‘Don’t make pariahs out of second home owners’, says councillor

Hawes sorting office.

By Betsy Everett

Listen to the meeting in full here:

Proposals to increase council tax on second homes by up to 500 per cent risked making “pariahs” of home-owners who support the local economy, a council has heard.

John Blackie, chairman of Hawes and High Abbotside parish council, told its February meeting that if the plan went ahead it would cause “collateral socio-economic damage” in the Dales, and said there were many other ways of addressing the problem of a shortage of affordable homes.
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The proposal also posed a threat to a large number of small firms and tradespeople. One, in Swaledale, had said second homes represented 90 per cent of his workload and if they were not there he would have to leave the Dales.  A decision to oppose the motion when it came before Richmondshire District Council was passed unanimously. Read more on the story

Mr Blackie reported that there was a proposal to close the sorting office in Hawes, after at least 70 years in the town, and move the operation to Leyburn. The service was financed by a privatised Royal Mail but operated through the Post Office who would make the final decision, said Mr Blackie.

However, it was  not a “done deal” and the views of the community were being sought. He said local people had always filled the roles, and if the service moved to Leyburn the chances were the jobs would go there, too, resulting in a loss of local knowledge and customer service.

He suggested there was a “hidden agenda” around the concept of the Royal Mail’s universal service guarantee which had only five more years to run.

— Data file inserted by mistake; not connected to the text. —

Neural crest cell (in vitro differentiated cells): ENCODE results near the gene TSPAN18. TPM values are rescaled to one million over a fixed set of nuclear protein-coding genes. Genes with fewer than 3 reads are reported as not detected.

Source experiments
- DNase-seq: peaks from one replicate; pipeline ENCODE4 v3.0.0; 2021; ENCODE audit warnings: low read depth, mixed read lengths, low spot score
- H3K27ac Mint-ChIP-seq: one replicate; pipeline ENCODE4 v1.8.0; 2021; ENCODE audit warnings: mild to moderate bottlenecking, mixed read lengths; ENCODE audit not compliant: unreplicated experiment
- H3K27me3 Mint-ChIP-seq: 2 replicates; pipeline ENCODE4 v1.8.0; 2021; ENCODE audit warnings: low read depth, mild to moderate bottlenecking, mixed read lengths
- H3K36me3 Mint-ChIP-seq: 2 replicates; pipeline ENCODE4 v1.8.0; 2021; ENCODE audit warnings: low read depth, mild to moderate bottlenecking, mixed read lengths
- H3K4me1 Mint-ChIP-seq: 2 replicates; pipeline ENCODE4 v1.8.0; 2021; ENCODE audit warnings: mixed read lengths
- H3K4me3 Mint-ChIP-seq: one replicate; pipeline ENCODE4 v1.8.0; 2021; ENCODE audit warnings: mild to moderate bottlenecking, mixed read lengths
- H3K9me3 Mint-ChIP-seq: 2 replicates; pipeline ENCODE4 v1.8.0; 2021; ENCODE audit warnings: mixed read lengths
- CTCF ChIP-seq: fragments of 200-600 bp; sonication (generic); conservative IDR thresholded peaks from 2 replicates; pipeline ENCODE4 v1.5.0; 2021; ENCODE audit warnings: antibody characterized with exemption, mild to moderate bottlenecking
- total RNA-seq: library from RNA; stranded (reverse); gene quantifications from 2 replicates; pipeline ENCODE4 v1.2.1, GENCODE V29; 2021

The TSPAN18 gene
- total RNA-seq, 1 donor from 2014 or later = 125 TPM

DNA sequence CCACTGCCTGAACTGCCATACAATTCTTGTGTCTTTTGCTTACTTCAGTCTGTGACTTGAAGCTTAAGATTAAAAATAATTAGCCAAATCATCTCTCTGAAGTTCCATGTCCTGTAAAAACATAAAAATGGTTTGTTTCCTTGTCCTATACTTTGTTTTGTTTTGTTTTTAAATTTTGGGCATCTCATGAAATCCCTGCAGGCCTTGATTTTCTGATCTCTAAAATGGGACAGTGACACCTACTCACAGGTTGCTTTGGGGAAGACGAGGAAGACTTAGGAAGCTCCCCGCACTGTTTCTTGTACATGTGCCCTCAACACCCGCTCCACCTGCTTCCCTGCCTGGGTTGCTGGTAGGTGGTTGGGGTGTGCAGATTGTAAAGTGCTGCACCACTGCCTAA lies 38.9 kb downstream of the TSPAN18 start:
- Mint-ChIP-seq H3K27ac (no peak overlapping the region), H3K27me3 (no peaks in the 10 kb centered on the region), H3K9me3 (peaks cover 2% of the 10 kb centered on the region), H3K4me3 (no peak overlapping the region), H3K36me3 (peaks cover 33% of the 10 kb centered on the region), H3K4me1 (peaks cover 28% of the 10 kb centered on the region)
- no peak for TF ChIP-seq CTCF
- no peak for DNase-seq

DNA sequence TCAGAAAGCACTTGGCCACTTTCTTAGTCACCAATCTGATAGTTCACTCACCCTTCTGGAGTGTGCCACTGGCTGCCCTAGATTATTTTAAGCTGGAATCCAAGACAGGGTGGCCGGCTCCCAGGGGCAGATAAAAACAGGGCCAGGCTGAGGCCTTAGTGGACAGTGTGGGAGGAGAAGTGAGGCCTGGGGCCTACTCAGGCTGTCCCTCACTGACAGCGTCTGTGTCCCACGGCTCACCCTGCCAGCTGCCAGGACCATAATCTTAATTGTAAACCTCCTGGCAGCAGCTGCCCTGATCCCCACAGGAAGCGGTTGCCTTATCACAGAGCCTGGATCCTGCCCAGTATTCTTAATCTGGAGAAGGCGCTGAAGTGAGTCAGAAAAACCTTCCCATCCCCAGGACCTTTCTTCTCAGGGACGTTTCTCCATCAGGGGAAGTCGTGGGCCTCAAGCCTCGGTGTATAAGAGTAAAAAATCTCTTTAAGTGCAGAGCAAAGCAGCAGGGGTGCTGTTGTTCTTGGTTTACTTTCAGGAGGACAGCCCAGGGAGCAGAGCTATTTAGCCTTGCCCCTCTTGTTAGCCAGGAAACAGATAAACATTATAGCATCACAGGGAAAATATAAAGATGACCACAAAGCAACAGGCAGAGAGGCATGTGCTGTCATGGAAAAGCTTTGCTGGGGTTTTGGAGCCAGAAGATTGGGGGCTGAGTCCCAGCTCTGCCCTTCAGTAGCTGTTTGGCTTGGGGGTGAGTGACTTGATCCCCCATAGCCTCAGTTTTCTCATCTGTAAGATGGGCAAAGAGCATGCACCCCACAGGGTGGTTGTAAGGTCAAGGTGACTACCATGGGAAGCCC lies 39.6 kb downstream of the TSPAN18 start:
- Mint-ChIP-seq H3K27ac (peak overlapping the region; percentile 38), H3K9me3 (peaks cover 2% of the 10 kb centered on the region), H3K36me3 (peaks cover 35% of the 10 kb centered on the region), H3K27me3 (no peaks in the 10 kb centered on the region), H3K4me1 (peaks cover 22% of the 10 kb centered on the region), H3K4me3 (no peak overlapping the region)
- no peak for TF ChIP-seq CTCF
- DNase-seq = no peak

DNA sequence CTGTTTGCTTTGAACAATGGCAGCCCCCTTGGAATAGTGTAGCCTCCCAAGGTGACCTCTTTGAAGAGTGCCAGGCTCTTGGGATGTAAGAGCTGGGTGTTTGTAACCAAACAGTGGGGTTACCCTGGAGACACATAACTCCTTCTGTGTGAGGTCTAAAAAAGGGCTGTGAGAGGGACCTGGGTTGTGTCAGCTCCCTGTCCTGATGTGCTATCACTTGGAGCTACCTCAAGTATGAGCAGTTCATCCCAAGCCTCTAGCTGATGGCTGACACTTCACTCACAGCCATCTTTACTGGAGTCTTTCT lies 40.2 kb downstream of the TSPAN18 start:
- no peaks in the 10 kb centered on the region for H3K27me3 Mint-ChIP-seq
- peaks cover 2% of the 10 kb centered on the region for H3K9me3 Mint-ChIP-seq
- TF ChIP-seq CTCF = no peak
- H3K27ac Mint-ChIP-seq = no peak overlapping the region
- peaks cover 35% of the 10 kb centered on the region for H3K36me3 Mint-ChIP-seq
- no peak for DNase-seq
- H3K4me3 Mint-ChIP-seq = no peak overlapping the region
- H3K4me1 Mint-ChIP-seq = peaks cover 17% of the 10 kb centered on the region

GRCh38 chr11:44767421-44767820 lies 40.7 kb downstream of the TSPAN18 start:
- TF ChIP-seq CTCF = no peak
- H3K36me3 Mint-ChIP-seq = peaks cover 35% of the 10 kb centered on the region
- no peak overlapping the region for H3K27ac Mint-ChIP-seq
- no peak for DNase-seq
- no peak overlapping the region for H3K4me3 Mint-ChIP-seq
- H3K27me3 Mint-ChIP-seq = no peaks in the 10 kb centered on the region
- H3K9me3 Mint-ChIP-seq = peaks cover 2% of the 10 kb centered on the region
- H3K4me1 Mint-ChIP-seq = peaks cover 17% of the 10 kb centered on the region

“If you wanted to stop that service eventually, then what more likely place to start than a deeply rural area like the Upper Dales?” he asked.

Meanwhile the two well-paid, secure jobs would almost certainly be taken by people who were not familiar with the “roads, tracks and ins and outs of the upper dales. In due course the service will deteriorate,” he said.

Although parcels and signed-for items could be left at the post office in the community office on weekdays, if people were not in to receive them, it was closed on Saturday afternoons. There were 58 businesses working from Hawes who relied entirely on the post and for them the system would not work, he said.

Resident Stan Roocroft queried how many properties in Hawes and High Abbotside were named and not numbered, and Councillor Abbie Rhodes asked how many were called South View. She expressed concern that vital local knowledge could be lost if the sorting office closed. Members agreed to continue strong opposition to the proposed closure and to contact Rishi Sunak MP about what Mr Blackie described as “this burning local issue.”

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Members agreed to report the North of England Civic Trust, owners of the restored 18th century Gayle Mill, to the Charity Commission when they heard from chair of the Gayle Mill Trust, William Lambert, that they had been given only two weeks’ notice to quite the building.

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The regular police report which had been an item on the council’s agenda for some years, was removed at the last meeting when Mr Blackie said Hawes seemed to be “almost off the police map” and despite several break-ins one night there had been no evident police activity.